Copyright Silver Lining at Supreme Court?

As a musician, you may not think that the Supreme Court affects you. Well, think again. Lawrence Hurley at Reuters noticed that the evenly divided Supreme Court may have picked more IP cases this term to avoid 4-4 splits as they continue to serve with only 8 justices. Compared to issues like abortion, gay marriage, the death penalty, IP does seem a more likely area to for the justices to find common ground and perhaps issue majority opinions. More IP cases may mean good news for musicians as the court settles some questions in copyright and other intellectual property law. Three cases look particularly interesting to me.

Did you know that you can’t register a “disparaging” trademark? Section 2(a) of the Lanham Act, or 15 U.S.C. § 1052(a) for you legal eagles out there, prohibits the registration of a trademark that “may disparage … persons, living or dead, institutions, beliefs, or national symbols, or bring them into contempt, or disrepute.” So who gets to decide what is disparaging? Well, usually the examiners at the United States Patent and Trademark Office. But what if you disagree with them?* And how does this law fit in with free speech under the first amendment? And is this law too vague? The Supreme Court will hear two cases this term from both sides regarding these questions. One likely-non-disparaging application was denied; another likely disparaging mark has remained protected–for now. The trademark application for the dance rock band, The Slants, was denied as offensive.  The band members are Asian American and choose their name to reappropriate a term typically used disparagingly.  Also, The Washington Redskins‘ trademark will be up before the court. Trademark law is a crucial way to protect your public identity; it is hugely important for artists in particular. These will be fun cases to watch.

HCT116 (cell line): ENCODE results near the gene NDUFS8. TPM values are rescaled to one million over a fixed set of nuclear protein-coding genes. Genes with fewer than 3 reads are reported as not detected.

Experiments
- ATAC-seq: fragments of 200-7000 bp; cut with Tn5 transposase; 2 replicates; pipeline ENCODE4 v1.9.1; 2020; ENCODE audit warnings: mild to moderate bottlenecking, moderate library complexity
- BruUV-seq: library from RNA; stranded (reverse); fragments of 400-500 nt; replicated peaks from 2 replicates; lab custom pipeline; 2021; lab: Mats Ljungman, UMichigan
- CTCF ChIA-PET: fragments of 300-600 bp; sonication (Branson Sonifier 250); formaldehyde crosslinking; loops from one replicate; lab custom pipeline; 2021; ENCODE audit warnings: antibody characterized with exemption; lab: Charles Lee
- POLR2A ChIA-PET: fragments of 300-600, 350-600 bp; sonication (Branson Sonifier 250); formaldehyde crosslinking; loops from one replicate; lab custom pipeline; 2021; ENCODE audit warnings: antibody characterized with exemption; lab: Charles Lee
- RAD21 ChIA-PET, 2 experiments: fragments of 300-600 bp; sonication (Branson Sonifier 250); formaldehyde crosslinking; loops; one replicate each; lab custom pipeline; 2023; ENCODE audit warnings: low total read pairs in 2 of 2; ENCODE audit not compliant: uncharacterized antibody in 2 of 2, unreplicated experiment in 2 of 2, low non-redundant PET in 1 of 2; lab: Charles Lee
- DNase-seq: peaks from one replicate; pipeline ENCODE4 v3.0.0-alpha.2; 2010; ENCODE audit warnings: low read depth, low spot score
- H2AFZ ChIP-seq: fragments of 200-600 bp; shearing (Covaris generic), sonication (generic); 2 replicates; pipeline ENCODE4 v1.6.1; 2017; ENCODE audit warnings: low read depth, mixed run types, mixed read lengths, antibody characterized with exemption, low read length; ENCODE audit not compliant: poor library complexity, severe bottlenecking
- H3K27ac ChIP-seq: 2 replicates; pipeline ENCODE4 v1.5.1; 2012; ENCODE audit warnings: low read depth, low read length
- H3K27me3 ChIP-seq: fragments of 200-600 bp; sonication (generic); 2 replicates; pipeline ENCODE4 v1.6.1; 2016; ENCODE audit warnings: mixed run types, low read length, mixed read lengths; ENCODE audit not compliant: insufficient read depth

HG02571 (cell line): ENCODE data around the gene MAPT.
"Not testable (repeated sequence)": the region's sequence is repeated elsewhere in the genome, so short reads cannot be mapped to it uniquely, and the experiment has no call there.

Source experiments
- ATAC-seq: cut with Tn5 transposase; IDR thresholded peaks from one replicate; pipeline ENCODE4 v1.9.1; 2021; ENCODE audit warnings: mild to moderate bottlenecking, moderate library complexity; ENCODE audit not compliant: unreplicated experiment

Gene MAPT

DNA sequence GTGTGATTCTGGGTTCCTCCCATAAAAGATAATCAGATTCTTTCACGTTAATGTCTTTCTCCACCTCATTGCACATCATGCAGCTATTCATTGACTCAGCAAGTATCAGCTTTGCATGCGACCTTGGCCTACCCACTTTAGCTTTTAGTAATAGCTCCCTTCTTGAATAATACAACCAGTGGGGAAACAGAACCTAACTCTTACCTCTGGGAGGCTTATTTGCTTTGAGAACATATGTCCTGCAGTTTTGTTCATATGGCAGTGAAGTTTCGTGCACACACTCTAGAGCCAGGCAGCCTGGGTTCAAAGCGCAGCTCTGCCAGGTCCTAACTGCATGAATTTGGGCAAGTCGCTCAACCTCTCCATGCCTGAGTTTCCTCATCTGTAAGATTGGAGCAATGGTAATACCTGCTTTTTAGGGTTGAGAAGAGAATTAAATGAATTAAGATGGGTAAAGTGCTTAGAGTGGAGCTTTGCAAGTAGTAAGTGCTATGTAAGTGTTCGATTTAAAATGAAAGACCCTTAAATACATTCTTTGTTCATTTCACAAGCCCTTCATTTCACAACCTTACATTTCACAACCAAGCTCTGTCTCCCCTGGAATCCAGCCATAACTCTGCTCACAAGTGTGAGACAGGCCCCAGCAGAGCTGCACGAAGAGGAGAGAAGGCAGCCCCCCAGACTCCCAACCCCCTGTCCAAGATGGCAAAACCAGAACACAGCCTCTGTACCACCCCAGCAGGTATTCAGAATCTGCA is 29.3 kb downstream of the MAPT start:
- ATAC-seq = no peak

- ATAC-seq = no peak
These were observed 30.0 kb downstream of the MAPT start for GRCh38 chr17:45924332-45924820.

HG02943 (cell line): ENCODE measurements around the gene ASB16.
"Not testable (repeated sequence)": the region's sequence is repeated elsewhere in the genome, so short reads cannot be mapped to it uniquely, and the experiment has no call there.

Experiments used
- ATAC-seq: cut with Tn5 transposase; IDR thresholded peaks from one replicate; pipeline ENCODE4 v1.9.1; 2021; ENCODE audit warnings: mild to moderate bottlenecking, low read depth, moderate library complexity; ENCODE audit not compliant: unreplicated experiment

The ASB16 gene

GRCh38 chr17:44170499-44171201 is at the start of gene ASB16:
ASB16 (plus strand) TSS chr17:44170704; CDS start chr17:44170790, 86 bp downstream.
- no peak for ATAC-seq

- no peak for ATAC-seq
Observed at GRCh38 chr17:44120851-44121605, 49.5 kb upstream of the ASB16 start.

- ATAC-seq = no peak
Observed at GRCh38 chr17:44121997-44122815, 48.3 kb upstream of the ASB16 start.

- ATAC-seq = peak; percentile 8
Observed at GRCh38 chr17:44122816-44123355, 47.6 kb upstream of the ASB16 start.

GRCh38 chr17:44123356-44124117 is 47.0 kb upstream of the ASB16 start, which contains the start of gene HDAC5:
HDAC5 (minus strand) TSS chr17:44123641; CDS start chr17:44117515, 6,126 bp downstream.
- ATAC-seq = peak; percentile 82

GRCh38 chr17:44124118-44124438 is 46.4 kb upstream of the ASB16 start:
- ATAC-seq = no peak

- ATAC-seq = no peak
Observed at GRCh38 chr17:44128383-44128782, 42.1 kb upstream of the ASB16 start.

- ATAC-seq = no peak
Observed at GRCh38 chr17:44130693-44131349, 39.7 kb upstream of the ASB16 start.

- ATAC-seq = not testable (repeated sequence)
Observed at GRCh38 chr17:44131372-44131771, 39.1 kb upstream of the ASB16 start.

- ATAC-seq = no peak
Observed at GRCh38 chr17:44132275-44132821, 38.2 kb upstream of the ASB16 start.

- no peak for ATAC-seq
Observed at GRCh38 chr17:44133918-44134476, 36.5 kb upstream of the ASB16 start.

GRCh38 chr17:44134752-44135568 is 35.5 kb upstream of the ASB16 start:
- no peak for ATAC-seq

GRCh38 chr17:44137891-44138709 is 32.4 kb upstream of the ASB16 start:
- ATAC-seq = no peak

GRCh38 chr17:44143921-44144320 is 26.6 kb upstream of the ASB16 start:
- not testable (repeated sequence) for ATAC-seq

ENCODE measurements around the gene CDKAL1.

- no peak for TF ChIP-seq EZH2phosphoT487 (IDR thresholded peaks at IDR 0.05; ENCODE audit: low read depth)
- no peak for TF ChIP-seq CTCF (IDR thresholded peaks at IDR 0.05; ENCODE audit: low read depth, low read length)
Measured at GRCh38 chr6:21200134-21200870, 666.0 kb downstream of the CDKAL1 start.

Another case will decide whether owners of copyrights can face liability if they incorrectly issue a take-down notice when a use qualifies under the “fair use” exception under copyright law at 17 U.S.C. § 107. This case is about a video of a baby dancing to Prince’s song, “Let’s Go Crazy.” Zooming out from this particular case, there is currently a big political tug-of-war going on right now about whose responsibility it ought to be to police the copyright status of user-generated content. A victory for the baby might make it harder for artists to protect unauthorized postings of their songs. Or it might help emerging artists post covers and fans post content to positively spread the word about their favorite band. There is a push right now in the US (and a similar one in the EU) to get rid of the good faith exemption in the American Digital Millenium Copyright Act, Section 512(c), which allows web-based, user-generated content companies like YouTube to avoid liability for infringing content posted to their site if they, among other things, comply with take down notices.  This would seemingly put a huge burden on YouTube to police all its videos, and bring in more revenue for artists, but imagine the hurdle for new music start-ups and other competition to YouTube? How will the next SoundCloud grow up under such rules? I am currently not sure where I stand on the broader issue yet, but Julia Reda’s article was an insightful essay that swayed me a bit from pro to con. For the standard take on it, check out Billboard’s article.

Look for more thoughts in the weeks to come. I hope to change it up and talk about my own musical experiences, my take on the music industry, a few in-depth thoughts on legal issues in music, and if you’re lucky, a few interviews. Stay tuned. For now, I am planning to post once a month.


*You don’t get to go straight to the Supreme Court, though. Here, Simon Tam of The Slants had to appeal first to The Trademark Trial and Appeal Board, then the Court of Appeals for the Federal Circuit, then again at the Court of Appeals for the Federal Circuit but with more judges because one judge requested it, then finally, asked the Supreme Court to take the case. Another crazy fact: Simon Tam filed his application 5 YEARS AGO!